From a reader:
I understand that the Sacrament of the anointing is not the same as the apostolic pardon. Why is it that some priests do not say those words for this pardon and give both the blessing and the pardon? I had a card with the words on it and told my girlfriend who just died and she told the priest she wanted the apostolic pardon which he did give her and now she is in heaven without purgatory.
Thanks for being concerned about the good death of your friend. We have to help each other.
We have great confidence that by using Holy Church’s sacraments, and also her authority to bind and loose, the “power of the keys”, we can even at the moment of death be forgiven both all of our sins, in the Sacrament of Penance or Anointing, and all of the temporal punishment due to sin with the Apostolic Pardon.
Of course we propose these things, but God disposes them according to His will.
The Apostolic Pardon, or Benediction, forgives temporal punishment due to our sins, not the sins themselves. If anything remains from our lives, provided we die in the state of grace, for which we have not done adequate penance, the temporal punishment due to those sins, if we have not done adequate penance in life, is forgiven us through the Apostolic Pardon. This is why the Apostolic Pardon is often given after the Last Rites of sacraments of penance, anointing, and Viaticum.
The older form of the Apostolic Blessing:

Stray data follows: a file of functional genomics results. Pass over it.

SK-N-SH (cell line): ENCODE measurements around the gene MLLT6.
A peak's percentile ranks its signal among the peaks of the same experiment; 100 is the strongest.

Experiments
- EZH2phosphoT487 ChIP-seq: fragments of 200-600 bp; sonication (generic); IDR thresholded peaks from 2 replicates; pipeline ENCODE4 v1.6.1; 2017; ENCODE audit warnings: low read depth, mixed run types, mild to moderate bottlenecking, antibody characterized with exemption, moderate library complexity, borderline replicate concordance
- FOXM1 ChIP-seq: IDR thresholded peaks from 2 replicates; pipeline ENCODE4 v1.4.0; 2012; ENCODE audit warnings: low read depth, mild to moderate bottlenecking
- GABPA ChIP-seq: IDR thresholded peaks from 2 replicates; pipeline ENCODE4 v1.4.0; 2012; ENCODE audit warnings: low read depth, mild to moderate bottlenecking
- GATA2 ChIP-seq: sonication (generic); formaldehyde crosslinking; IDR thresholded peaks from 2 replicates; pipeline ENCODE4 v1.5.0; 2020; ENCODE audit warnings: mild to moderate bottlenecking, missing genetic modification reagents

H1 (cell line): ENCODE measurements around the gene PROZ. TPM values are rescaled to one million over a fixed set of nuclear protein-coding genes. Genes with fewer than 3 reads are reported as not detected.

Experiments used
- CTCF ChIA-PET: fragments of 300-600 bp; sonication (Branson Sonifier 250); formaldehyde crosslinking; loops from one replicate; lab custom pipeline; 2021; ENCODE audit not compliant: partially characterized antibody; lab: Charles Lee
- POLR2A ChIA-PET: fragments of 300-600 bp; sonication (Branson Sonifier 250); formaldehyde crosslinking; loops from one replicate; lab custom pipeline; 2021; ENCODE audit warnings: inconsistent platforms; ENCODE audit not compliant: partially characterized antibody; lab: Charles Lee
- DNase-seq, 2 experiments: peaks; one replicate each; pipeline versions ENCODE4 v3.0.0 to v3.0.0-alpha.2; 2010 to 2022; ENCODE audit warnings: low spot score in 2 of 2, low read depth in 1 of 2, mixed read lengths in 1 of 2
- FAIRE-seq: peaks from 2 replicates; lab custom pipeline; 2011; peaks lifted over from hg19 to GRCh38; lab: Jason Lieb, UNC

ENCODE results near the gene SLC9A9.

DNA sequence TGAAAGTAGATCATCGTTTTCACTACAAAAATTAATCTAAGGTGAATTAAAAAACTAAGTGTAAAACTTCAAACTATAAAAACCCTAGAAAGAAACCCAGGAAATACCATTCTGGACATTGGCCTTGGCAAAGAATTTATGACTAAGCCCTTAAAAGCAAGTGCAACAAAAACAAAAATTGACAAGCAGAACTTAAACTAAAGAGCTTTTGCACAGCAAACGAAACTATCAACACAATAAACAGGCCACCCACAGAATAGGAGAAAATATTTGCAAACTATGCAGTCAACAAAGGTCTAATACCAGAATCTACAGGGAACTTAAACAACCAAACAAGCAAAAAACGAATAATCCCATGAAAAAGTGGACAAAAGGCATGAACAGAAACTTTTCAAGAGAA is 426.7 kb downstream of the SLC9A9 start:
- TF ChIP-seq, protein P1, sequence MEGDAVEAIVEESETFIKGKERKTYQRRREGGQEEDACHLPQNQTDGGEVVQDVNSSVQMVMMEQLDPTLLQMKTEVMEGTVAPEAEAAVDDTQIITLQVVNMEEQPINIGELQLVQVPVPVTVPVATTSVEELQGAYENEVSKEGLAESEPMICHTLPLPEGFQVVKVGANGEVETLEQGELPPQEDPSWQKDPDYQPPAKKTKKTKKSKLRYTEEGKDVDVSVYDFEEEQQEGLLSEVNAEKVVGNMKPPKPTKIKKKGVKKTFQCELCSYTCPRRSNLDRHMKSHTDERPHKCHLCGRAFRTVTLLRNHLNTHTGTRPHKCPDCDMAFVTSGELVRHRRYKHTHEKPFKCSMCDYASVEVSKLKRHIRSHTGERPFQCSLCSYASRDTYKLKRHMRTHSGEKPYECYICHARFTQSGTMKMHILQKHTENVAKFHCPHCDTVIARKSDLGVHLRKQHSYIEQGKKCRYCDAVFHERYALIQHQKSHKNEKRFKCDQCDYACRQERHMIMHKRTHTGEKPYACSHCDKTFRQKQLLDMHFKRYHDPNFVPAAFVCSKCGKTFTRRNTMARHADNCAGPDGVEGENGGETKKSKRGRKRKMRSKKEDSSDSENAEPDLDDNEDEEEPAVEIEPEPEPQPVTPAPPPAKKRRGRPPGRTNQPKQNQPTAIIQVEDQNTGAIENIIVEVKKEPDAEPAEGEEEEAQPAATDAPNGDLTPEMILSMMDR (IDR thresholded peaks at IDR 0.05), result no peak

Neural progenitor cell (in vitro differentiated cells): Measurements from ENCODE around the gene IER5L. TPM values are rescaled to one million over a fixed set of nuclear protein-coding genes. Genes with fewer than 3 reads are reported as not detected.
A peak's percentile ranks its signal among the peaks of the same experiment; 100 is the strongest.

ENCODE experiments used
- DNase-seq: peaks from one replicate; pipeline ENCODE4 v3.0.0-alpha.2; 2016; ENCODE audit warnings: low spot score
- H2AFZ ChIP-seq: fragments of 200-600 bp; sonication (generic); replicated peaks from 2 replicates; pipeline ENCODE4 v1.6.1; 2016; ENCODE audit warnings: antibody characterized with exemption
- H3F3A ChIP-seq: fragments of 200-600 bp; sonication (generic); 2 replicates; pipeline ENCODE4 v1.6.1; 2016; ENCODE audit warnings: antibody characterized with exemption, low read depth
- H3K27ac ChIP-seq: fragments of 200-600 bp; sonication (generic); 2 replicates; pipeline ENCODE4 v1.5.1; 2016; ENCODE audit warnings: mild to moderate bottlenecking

Ego facultate mihi ab Apostolica Sede tributa, indulgentiam plenariam et remissionem omnium peccatorum tibi concedo et benedico te. In nomine Patris, et Filii, + et Spirtus Sancti, Amen. … By the faculty given to me by the Apostolic See, I grant you a plenary indulgence and the remission of all your sins, and I bless you. In the Name of the Father and the Son + and the Holy Spirit. Amen.
In the newer form I think the words “et benedico te” were removed.
When it comes to forms of Anointing, Penance and the Apostolic Pardon, I always use Latin.
This is a marvelous faculty, given by Holy Church to the priest so that he can grant this remission of temporal punishment and forgive sins. Used in conjunction with the Last Rites a soul is well prepared to go on to judgment. Well prepared. We cannot force God and force souls, but we have confidence that God’s promises to the Church and the Church’s teaching to us are all true.
Why don’t more priests use the Apostolic Pardon?
I am not sure that they don’t. I know that my priest friends, my circle, as it were, know what it is and would use it.
Other priests? Not sure.
If they don’t, then I suspect that it is simply because they may not know about it. It is quite possible that, given the state of seminary training over the last decades, they were never taught about the Apostolic Pardon and perhaps their liberal, discontinuity pastors in their first assignments didn’t use it. As the old not-quite-Latin adage goes, “nemo dat quod non ‘got‘”.
Another reason they may not use it is that they don’t think the circumstances warrant using it, namely that the person isn’t very close to death after all.
But I think that priests, being generally good men and being involved in the sometimes beautiful, sometimes frightening, always awe-filled moment of a person’s dying breaths and last heartbeats, would want to do everything they could to help the person to his or her judgment. These are not moments to fool around. I can’t imagine a priest who would not want to use the Apostolic Pardon appropriately – provided he knew it.
Therefore, it is not a bad idea to have the card with the prayer on it, just in case.
Also, for all you priests and seminarians out there, dig into what the Apostolic Pardon entails. Don’t be ignorant of this powerful aid for a person’s dying challenge.